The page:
Graceful Evangelism, Christian Witness in a Complex World by Frances S. Adeney. Baker Academic, 2010.
I won this book in a book giveaway from The Baker Deep End Blog in…2014! Finally, I read it this year! This informal blog, associated with Baker Book House, has giveaways of Christian non-fiction books – mostly academic or of a more thoughtful nature. I won another book recently, and hope to read it before 2020 (haha).
First off, this is an academic book. It is not a practical “how to” book about sharing Christ with your co-worker or neighbor. Rather it is about the theology that underlies evangelism and the history of evangelism over the last 2,000 years – with the ultimate focus on approaches to evangelism today. I think its primary use would be as a textbook in classes on evangelism, outreach, and missions. If I was teaching such a class, I would pair it along with one that is practical in regards to everyday sharing of your faith with those around you – such as Paul Little’s classic: How to Give Away Your Faith.
There is the tension or conflict between sharing Christ in word or deed. Of course, it should involve both, but polarization occurs. Some (this would tend to be mainline Christians) see evangelism as social justice and are even opposed to sharing Christ in word. While some (this would tend to be conservative evangelicals) can neglect social justice and focus only on word – giving a gospel presentation, handing out tracts, going door to door. The author tries to build a bridge between these two sides.
I found myself trying to analyze the author herself, and I would describe her as a conservative mainliner. Clearly, she loves Jesus and cares enough about evangelism to write a book about it! At times I was pleasantly surprised by her emphasis on the gospel and Christian truths. However, some evangelicals may find her “too liberal” and liberal mainliners may find her “too conservative.” I guess that is the peril of writing a diplomatic book that attempts to resolve what can be called the evangelism wars.
Note the title and subtitle of the book. As Adeney says in the book’s introduction:
“The word evangelism evokes strong reactions from Christians and non-Christians in American society today. To some Christians it is a word full of hope. Evangelism is the way to spread the good news that Jesus Christ came into the world to save us…To other Christians evangelism is ‘the E word.’ Evangelism is the way to alienate non-Christians and embarrass the church…To some non-Christians evangelism is the way super religious Christians push their views onto others.” page xi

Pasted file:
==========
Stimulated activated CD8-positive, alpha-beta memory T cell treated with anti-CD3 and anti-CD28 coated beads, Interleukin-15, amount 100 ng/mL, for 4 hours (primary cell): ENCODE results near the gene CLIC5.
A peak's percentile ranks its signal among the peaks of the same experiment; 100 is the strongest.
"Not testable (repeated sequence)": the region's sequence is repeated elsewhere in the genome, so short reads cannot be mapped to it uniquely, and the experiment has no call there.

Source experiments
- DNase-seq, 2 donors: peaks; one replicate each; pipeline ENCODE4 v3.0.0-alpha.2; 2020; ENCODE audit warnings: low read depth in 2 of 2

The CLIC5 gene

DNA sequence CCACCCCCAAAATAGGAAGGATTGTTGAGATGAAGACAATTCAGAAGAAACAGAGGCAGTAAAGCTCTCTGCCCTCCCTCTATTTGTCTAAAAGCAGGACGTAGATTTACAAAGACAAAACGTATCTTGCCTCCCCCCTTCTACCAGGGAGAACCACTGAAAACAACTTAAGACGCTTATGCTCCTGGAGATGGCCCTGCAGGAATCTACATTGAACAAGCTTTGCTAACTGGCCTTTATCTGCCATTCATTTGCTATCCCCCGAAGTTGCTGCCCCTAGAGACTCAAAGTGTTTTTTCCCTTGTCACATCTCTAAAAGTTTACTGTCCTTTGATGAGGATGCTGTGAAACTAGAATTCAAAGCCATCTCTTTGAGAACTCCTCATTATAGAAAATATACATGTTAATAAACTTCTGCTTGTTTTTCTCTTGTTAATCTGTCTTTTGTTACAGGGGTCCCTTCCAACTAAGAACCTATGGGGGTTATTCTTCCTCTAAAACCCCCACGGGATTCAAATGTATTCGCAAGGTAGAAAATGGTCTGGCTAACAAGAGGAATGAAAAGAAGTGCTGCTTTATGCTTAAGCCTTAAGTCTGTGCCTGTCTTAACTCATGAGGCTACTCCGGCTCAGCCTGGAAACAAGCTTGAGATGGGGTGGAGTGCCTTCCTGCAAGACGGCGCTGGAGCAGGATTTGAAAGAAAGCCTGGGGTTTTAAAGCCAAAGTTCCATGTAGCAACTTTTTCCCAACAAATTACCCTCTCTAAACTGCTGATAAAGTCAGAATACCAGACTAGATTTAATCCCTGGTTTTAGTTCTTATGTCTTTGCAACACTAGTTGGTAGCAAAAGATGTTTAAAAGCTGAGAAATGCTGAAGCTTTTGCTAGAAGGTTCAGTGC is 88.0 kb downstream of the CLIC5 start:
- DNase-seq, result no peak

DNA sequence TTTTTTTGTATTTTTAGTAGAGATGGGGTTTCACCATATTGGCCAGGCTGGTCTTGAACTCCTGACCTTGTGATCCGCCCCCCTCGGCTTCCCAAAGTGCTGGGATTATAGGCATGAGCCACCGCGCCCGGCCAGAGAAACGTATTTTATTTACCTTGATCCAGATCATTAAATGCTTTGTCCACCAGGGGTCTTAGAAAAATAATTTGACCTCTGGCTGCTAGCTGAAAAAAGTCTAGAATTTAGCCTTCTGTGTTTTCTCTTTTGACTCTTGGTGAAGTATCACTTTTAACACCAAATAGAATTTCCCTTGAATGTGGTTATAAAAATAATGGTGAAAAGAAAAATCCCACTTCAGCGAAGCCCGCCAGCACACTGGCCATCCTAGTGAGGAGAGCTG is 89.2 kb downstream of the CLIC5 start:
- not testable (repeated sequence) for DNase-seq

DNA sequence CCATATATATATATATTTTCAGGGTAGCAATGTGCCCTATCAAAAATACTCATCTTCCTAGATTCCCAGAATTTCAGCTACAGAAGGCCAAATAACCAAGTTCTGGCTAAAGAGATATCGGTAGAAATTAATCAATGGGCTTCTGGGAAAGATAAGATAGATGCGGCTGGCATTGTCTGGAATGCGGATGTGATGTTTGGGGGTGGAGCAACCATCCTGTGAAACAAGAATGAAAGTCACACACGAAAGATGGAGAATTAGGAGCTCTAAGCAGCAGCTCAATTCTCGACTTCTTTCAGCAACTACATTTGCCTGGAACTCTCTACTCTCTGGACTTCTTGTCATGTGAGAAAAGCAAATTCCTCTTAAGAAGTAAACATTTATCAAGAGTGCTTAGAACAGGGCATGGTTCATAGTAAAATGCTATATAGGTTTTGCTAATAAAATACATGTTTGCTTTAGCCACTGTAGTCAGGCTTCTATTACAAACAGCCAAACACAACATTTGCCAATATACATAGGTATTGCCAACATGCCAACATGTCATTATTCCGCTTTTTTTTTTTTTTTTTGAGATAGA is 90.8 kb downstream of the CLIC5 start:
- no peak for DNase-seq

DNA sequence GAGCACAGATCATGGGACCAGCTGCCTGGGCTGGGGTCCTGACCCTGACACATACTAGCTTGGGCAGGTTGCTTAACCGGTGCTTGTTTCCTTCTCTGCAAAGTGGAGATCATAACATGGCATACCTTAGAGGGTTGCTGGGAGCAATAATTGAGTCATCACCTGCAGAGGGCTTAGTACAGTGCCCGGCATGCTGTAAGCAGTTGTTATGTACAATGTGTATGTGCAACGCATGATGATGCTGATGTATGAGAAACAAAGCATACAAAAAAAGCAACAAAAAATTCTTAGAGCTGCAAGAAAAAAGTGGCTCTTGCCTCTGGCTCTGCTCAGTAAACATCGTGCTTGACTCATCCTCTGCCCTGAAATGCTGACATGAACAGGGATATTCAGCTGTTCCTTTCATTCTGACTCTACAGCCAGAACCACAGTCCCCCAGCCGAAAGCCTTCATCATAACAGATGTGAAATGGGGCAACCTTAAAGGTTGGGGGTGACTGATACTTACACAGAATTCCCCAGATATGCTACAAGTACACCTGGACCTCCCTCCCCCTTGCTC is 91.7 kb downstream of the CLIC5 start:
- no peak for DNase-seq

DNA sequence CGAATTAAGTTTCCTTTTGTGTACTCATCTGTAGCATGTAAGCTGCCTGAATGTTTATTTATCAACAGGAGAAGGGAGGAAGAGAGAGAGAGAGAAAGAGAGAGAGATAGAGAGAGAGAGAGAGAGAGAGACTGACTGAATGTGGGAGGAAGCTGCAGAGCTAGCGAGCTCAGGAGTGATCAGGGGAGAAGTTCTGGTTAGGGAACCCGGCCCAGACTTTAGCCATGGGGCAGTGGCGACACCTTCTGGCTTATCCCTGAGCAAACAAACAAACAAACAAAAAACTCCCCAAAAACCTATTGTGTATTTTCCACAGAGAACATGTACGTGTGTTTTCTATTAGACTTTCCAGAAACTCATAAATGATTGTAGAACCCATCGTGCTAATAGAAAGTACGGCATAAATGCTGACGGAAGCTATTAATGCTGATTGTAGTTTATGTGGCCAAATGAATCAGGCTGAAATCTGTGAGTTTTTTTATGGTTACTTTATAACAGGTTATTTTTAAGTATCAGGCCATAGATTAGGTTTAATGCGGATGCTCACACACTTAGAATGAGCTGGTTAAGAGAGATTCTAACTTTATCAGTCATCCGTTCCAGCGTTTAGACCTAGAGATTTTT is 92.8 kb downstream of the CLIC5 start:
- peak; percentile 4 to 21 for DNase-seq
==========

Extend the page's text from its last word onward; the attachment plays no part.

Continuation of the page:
Thus the need for graceful evangelism. The book has 4 parts: Where have we come from?, Where are we now?, Where are going?, and Can we craft graceful evangelism?
In part one, several chapters carefully look at evangelism in the Bible, evangelism over the last 2,000 years, and an entire chapter is dedicated to the Western missionary movement of the 19th century. I like the history of just about anything, and appreciated these chapters the most. History matters. As Adeney states as part 2 begins: “Seeing where we have come from informs our understanding of where we are now and, at the same time, raises a number of questions.”
Part two addresses aspects of modern life and current trends in evangelism. Issues are addressed such as our diverse society, religious pluralism, the mishandling of evangelism by charlatans, and postcolonial critique of Western Christian missions. A chapter looks at seven contemporary theories of evangelism, such as: Fulfilling needs, Community practices, Prophetic preaching, and Faith sharing. Adeney emphasizes that these need not compete, but can complement each other.
Part three is essentially about creating an approach to evangelism. Chapter 8 entitled “Abundant Life” reminds us that the gospel is good news! We need to keep our eyes on Jesus and remember that Jesus died for the sins of the world. “So much of what we focus on is peripheral to the good news – even detrimental to it.” (page 103) There is a chapter on forming a mission statement, and another on the importance of context. The gospel does not change. However, times do change, and how we go about about proclaiming the gospel must take current culture into consideration.
The final section is about applying all these things. It addresses various challenges, how Christians with differing views of evangelism can understand each other, and radical habits through developing a way to live. In the “Radical Habits” chapter, individuals such as the apostle Paul, St. Patrick, Catherine Booth, Mother Theresa, and Billy Graham are considered.
Always, the author was trying to build bridges between Christians with differing views of evangelism. There is much to learn from the strengths and weaknesses of various methods. Churches and individuals can appropriate strategies from across the theological spectrum.
I don’t recommend this book to everyone. Some would find it dull, some would find it too academic, and some evangelicals will find it too liberal or wasting time with analysis. However, I’m glad I read the book and found it worthwhile.
In close, I was amused by a couple of brief stories Adeney told about mainliners being filled with angst about past evangelism and apologizing to Christians in Asia for 19th century missions. The Asian Christians were puzzled, and responded that they would not be Christians if the missionaries had not brought the gospel to them! They were thankful for the 19th century mission movement.